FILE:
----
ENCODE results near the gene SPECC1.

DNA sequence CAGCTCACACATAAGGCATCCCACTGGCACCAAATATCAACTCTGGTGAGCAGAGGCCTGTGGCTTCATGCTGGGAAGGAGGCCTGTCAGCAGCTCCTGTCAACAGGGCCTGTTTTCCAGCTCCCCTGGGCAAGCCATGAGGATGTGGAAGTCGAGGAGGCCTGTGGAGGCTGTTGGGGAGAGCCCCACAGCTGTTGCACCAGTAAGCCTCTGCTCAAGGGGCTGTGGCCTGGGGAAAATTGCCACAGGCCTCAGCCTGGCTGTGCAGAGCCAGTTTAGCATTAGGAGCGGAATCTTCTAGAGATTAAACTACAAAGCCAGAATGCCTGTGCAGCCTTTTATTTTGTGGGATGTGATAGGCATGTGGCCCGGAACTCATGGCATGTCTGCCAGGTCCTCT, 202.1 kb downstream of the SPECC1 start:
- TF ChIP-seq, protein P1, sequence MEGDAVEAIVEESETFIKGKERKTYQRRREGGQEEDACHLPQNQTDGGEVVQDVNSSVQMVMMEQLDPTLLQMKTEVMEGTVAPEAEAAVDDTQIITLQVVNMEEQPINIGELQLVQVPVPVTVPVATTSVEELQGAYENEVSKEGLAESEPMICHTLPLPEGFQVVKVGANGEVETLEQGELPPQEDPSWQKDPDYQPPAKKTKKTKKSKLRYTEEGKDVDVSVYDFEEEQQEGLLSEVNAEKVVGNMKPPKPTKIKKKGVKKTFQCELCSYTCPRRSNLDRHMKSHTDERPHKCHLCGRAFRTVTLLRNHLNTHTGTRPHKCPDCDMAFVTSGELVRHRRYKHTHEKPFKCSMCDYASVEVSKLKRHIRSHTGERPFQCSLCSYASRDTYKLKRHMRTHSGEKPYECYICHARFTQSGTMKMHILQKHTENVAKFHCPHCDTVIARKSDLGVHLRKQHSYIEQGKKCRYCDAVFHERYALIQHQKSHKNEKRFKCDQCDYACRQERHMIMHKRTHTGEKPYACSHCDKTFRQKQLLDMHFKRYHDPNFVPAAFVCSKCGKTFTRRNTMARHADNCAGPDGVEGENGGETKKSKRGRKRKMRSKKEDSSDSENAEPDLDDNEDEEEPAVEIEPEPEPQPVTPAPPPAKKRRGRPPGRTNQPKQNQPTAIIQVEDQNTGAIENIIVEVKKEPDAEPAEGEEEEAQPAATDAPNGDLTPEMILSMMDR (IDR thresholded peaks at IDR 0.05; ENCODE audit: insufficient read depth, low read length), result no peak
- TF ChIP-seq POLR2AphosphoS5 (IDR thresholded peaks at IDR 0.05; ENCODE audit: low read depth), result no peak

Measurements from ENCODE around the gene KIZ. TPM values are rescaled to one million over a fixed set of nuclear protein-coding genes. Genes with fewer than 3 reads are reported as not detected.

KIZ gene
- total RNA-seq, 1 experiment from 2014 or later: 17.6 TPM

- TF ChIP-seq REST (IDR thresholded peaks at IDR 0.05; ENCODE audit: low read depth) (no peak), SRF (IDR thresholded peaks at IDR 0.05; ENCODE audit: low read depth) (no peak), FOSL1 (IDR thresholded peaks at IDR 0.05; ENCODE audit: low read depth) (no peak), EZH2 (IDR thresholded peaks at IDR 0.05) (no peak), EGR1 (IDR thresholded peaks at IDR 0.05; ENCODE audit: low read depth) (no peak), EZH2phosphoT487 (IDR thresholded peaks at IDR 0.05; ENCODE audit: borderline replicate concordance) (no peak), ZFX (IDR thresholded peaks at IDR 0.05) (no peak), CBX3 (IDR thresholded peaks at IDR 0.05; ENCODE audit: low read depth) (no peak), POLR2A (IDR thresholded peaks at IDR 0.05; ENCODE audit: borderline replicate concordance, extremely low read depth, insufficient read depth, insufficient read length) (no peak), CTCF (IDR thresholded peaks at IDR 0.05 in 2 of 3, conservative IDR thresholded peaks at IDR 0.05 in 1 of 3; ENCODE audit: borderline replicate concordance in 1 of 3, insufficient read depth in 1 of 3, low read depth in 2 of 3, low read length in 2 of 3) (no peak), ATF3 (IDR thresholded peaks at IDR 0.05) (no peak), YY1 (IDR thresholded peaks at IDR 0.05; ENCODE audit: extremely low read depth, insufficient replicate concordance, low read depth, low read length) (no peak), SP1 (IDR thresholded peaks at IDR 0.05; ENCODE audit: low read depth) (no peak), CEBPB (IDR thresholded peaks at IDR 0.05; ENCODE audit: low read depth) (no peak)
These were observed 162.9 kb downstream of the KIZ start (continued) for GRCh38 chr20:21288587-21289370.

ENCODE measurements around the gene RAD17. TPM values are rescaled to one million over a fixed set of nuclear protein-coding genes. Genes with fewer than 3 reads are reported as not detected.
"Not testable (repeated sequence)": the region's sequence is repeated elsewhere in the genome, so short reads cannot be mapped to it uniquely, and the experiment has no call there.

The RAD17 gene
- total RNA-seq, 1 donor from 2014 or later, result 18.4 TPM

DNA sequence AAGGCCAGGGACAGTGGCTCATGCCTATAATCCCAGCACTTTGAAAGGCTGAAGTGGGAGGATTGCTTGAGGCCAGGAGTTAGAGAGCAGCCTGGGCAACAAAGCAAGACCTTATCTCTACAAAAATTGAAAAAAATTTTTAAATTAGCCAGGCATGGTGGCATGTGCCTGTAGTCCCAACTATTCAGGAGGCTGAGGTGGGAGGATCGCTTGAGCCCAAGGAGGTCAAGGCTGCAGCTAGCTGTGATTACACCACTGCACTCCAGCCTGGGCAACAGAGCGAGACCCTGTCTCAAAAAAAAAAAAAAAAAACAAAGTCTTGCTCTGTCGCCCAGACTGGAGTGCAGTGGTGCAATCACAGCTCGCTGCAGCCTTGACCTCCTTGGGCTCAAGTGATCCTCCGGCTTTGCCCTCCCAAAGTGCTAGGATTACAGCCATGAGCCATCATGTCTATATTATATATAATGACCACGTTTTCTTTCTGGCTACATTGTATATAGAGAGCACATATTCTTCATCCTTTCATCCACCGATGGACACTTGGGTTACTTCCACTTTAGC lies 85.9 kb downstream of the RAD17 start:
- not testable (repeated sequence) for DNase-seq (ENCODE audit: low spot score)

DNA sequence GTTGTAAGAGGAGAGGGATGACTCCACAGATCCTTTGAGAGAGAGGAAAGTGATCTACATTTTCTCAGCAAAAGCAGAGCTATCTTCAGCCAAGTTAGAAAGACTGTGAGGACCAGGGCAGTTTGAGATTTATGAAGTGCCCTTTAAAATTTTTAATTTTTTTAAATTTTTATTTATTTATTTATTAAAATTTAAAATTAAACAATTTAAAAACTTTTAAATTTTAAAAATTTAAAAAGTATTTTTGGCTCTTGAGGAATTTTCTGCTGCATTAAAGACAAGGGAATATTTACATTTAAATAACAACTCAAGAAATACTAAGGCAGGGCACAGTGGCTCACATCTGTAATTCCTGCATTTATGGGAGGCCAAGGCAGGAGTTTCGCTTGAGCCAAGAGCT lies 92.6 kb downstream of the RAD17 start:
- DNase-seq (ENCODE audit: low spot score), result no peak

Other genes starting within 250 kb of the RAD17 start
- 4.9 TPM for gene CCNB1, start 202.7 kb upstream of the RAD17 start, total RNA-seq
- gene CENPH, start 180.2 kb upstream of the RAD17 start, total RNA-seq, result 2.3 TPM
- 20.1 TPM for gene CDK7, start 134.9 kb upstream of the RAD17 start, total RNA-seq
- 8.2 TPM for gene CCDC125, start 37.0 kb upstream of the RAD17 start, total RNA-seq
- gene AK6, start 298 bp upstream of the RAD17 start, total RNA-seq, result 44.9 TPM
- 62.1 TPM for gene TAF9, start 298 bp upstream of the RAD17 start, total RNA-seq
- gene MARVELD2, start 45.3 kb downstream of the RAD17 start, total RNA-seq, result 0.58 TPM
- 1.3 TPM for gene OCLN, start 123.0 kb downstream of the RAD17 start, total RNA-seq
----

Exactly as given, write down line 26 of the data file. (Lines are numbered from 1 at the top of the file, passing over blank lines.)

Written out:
- 1.3 TPM for gene OCLN, start 123.0 kb downstream of the RAD17 start, total RNA-seq